Olly Hawes greets us as we sit down. He is a theatre maker, the writer of ‘The Absolute Truth About Absolutely Everything’ and one of its performers. He is joined onstage by actor Molly Byrne. Their interaction before this point has been a half hour audition six days ago, and an hour or so of chatting this evening before the show. She doesn’t know what she will be reading, and the play is performed by a different female performer each night. This is an investigation into Hawes’ own misogyny, into his influence upon the world, into his relationship to porn and how much this kind of imagery does or does not begin to dictate our actions and our interactions with the world. He asks whether we can intellectually legitimise porn. At the same time he also questions the ethics of asking someone to read unseen material containing graphic sexual content.
Hawes is a socialist, we learn, who does his best to avoid paying tax, who shops in charity shops because the clothing industry is so unethical but doesn’t mind a bit of cocaine at the weekend, who supplements his career as a theatre maker with private tutoring but doesn’t believe in the private education system. He is flawed, full of contradictions, and as a result ultimately relatable. As a performer, Hawes is charming and likeable, which creates a lovely dichotomy between the graphic descriptions of his hard-core porn habit and his onstage persona.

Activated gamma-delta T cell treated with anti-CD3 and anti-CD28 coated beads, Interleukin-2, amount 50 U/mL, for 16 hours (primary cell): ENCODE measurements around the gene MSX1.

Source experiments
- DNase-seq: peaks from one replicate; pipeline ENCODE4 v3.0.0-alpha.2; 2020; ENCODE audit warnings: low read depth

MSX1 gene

Formatically the show is experimental and nonlinear, weaving between personal experience and fantasy, discussing and existing upon the boundary of what is real and what is not. This experimental approach is engaging and makes an extreme topic easy to connect with. However at points the piece meanders too far, perhaps trying to cover too much in one window of time, and it is Part 3: Porn, that is the most impactful and developed segment of the show. Hawes intersperses the show with moments of audience interaction that give us time outside of the narrative and balance the piece really well. This is something he also tries to do at the end, turning the space from a theatre to an open forum of discussion between the audience and the performers, however unfortunately the open endedness of this form means the effect is rather more like a trailing off. It is a risk that relies on the audience being brave enough to comment and ask questions, an interesting risk but one that needs a contingency plan if the audience do not offer questions.
Most problematic, I found, was the assumption that men watch porn and women do not. It is a binaristic, unnecessary and generalised gendering of the division between people who watch porn and don’t, and is also solely heteronormative. If this is Hawes’ experience of talking to people of different genders about porn, it needs to be couched in the language of personal experience, not propounded as something universal.
This is an interesting piece of work, a piece that challenges our perceptions of what is going on behind closed doors and investigates Hawes’ relationship to porn and, intertwined, to women. Hawes has an exciting voice, unafraid to play with form and exist on the boundary between theatre and performance art. This piece requires a more developed ending, and a streamlining of focus to fulfill its evident potential.
Reviewed by Amelia Brown
The Absolute Truth About Absolutely Everything
Camden People’s Theatre until 17th MAy